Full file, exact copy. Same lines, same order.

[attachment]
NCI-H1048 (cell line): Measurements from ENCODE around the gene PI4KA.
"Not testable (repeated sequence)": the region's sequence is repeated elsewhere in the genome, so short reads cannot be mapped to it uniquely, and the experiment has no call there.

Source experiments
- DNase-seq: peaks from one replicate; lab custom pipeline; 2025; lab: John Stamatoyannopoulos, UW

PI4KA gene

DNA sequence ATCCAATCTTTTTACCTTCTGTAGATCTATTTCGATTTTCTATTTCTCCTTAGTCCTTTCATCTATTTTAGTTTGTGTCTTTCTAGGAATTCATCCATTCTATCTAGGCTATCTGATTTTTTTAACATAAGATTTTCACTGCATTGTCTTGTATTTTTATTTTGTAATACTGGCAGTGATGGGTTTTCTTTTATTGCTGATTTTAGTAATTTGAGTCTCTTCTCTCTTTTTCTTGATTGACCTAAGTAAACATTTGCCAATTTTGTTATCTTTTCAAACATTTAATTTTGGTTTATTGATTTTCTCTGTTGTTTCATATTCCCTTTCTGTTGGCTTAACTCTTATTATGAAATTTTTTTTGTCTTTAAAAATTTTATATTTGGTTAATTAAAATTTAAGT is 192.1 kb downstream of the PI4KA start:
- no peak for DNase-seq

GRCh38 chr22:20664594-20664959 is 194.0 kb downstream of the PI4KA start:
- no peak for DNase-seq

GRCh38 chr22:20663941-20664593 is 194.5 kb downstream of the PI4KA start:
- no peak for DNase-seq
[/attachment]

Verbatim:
NCI-H1048 (cell line): Measurements from ENCODE around the gene PI4KA.
"Not testable (repeated sequence)": the region's sequence is repeated elsewhere in the genome, so short reads cannot be mapped to it uniquely, and the experiment has no call there.

Source experiments
- DNase-seq: peaks from one replicate; lab custom pipeline; 2025; lab: John Stamatoyannopoulos, UW

PI4KA gene

DNA sequence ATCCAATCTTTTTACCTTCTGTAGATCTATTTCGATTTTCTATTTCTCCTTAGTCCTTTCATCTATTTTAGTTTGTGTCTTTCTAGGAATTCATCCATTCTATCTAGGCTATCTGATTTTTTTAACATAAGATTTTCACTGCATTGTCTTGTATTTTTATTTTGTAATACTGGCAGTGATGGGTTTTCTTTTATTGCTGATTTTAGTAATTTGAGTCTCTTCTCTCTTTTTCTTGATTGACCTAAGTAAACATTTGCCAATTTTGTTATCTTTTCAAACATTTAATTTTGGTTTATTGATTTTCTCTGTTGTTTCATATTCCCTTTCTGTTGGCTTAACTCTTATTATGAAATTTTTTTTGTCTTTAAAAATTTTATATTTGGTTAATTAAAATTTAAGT is 192.1 kb downstream of the PI4KA start:
- no peak for DNase-seq

GRCh38 chr22:20664594-20664959 is 194.0 kb downstream of the PI4KA start:
- no peak for DNase-seq

GRCh38 chr22:20663941-20664593 is 194.5 kb downstream of the PI4KA start:
- no peak for DNase-seq